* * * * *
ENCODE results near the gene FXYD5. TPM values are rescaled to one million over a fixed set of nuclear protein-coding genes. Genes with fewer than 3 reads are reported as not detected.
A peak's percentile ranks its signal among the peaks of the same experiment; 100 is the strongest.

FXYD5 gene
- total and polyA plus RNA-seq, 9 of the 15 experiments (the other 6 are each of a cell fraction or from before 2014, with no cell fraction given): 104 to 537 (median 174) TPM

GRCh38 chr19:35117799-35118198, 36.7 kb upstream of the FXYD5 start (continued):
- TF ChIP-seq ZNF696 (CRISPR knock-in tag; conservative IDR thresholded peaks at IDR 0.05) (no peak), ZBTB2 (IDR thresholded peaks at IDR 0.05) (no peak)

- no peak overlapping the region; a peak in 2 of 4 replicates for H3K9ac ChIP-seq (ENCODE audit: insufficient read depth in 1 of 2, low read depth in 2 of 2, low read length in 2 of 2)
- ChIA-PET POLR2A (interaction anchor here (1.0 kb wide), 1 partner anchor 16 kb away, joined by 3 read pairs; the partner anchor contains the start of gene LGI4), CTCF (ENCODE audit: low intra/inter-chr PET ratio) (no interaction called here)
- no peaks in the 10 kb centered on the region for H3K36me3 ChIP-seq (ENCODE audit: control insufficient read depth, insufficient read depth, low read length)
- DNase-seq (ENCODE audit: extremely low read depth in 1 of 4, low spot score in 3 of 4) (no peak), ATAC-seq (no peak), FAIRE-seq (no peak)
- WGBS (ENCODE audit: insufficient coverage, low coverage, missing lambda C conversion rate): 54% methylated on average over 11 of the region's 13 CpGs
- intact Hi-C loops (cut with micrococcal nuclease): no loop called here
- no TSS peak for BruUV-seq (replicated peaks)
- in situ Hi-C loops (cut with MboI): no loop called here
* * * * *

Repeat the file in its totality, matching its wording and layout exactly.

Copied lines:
ENCODE results near the gene FXYD5. TPM values are rescaled to one million over a fixed set of nuclear protein-coding genes. Genes with fewer than 3 reads are reported as not detected.
A peak's percentile ranks its signal among the peaks of the same experiment; 100 is the strongest.

FXYD5 gene
- total and polyA plus RNA-seq, 9 of the 15 experiments (the other 6 are each of a cell fraction or from before 2014, with no cell fraction given): 104 to 537 (median 174) TPM

GRCh38 chr19:35117799-35118198, 36.7 kb upstream of the FXYD5 start (continued):
- TF ChIP-seq ZNF696 (CRISPR knock-in tag; conservative IDR thresholded peaks at IDR 0.05) (no peak), ZBTB2 (IDR thresholded peaks at IDR 0.05) (no peak)

- no peak overlapping the region; a peak in 2 of 4 replicates for H3K9ac ChIP-seq (ENCODE audit: insufficient read depth in 1 of 2, low read depth in 2 of 2, low read length in 2 of 2)
- ChIA-PET POLR2A (interaction anchor here (1.0 kb wide), 1 partner anchor 16 kb away, joined by 3 read pairs; the partner anchor contains the start of gene LGI4), CTCF (ENCODE audit: low intra/inter-chr PET ratio) (no interaction called here)
- no peaks in the 10 kb centered on the region for H3K36me3 ChIP-seq (ENCODE audit: control insufficient read depth, insufficient read depth, low read length)
- DNase-seq (ENCODE audit: extremely low read depth in 1 of 4, low spot score in 3 of 4) (no peak), ATAC-seq (no peak), FAIRE-seq (no peak)
- WGBS (ENCODE audit: insufficient coverage, low coverage, missing lambda C conversion rate): 54% methylated on average over 11 of the region's 13 CpGs
- intact Hi-C loops (cut with micrococcal nuclease): no loop called here
- no TSS peak for BruUV-seq (replicated peaks)
- in situ Hi-C loops (cut with MboI): no loop called here